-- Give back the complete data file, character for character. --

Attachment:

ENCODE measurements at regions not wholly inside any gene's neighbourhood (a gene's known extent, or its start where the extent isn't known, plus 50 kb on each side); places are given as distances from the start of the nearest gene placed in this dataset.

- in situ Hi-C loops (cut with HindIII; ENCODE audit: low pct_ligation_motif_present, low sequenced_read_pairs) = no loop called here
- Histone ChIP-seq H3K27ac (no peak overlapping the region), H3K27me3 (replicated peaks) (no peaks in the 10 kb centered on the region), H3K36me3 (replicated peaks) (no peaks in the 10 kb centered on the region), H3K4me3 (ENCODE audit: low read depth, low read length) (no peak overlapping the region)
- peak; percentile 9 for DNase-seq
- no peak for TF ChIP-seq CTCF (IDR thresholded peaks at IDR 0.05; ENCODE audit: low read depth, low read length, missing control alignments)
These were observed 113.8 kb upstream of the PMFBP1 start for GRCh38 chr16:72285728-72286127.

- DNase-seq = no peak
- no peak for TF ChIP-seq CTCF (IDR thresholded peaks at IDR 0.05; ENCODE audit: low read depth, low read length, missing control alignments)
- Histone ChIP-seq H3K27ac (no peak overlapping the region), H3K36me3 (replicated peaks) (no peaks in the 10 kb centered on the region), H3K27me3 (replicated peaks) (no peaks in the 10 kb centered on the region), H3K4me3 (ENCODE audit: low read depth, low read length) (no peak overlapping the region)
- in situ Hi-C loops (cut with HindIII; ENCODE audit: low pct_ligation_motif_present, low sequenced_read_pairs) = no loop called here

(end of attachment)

ENCODE measurements at regions not wholly inside any gene's neighbourhood (a gene's known extent, or its start where the extent isn't known, plus 50 kb on each side); places are given as distances from the start of the nearest gene placed in this dataset.

- in situ Hi-C loops (cut with HindIII; ENCODE audit: low pct_ligation_motif_present, low sequenced_read_pairs) = no loop called here
- Histone ChIP-seq H3K27ac (no peak overlapping the region), H3K27me3 (replicated peaks) (no peaks in the 10 kb centered on the region), H3K36me3 (replicated peaks) (no peaks in the 10 kb centered on the region), H3K4me3 (ENCODE audit: low read depth, low read length) (no peak overlapping the region)
- peak; percentile 9 for DNase-seq
- no peak for TF ChIP-seq CTCF (IDR thresholded peaks at IDR 0.05; ENCODE audit: low read depth, low read length, missing control alignments)
These were observed 113.8 kb upstream of the PMFBP1 start for GRCh38 chr16:72285728-72286127.

- DNase-seq = no peak
- no peak for TF ChIP-seq CTCF (IDR thresholded peaks at IDR 0.05; ENCODE audit: low read depth, low read length, missing control alignments)
- Histone ChIP-seq H3K27ac (no peak overlapping the region), H3K36me3 (replicated peaks) (no peaks in the 10 kb centered on the region), H3K27me3 (replicated peaks) (no peaks in the 10 kb centered on the region), H3K4me3 (ENCODE audit: low read depth, low read length) (no peak overlapping the region)
- in situ Hi-C loops (cut with HindIII; ENCODE audit: low pct_ligation_motif_present, low sequenced_read_pairs) = no loop called here